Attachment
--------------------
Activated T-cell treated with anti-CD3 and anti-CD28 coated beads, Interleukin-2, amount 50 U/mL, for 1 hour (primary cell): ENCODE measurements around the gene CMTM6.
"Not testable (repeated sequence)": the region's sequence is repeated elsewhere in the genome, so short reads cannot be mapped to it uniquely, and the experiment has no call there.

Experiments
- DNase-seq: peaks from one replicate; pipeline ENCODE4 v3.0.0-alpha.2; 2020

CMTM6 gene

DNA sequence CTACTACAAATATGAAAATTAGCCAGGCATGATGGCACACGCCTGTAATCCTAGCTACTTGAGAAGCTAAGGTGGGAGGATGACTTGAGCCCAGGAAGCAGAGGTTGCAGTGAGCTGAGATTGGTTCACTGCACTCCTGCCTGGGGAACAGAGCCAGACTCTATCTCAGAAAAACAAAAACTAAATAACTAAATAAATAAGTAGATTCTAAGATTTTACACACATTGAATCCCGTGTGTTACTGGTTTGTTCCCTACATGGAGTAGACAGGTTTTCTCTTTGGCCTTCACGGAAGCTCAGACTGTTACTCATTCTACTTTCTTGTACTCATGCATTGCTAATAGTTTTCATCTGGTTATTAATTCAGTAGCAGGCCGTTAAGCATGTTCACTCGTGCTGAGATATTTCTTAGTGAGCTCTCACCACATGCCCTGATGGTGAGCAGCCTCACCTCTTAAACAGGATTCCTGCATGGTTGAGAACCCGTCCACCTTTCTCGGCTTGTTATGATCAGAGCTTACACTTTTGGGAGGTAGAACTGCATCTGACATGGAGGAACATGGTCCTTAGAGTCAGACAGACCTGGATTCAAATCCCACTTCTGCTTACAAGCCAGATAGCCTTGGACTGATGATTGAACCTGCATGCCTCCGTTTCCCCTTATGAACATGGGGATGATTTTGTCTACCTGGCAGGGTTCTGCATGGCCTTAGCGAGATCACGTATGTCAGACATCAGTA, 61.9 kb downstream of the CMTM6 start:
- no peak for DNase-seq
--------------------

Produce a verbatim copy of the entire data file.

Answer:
Activated T-cell treated with anti-CD3 and anti-CD28 coated beads, Interleukin-2, amount 50 U/mL, for 1 hour (primary cell): ENCODE measurements around the gene CMTM6.
"Not testable (repeated sequence)": the region's sequence is repeated elsewhere in the genome, so short reads cannot be mapped to it uniquely, and the experiment has no call there.

Experiments
- DNase-seq: peaks from one replicate; pipeline ENCODE4 v3.0.0-alpha.2; 2020

CMTM6 gene

DNA sequence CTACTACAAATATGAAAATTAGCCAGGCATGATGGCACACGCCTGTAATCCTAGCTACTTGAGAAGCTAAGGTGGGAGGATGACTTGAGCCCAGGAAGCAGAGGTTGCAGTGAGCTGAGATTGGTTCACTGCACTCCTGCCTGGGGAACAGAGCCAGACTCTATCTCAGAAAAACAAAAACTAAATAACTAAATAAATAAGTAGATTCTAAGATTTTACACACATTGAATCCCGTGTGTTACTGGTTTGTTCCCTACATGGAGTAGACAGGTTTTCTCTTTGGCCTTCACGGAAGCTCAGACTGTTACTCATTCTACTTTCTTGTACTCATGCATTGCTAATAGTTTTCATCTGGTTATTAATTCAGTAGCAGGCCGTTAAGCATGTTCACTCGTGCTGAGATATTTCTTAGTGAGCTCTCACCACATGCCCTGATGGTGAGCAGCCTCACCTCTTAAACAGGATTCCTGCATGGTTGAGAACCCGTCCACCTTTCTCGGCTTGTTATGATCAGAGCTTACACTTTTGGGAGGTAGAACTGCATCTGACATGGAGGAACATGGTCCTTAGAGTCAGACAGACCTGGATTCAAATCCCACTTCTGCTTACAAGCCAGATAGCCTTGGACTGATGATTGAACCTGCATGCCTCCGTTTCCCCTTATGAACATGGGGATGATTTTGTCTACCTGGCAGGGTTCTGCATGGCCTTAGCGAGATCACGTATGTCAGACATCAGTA, 61.9 kb downstream of the CMTM6 start:
- no peak for DNase-seq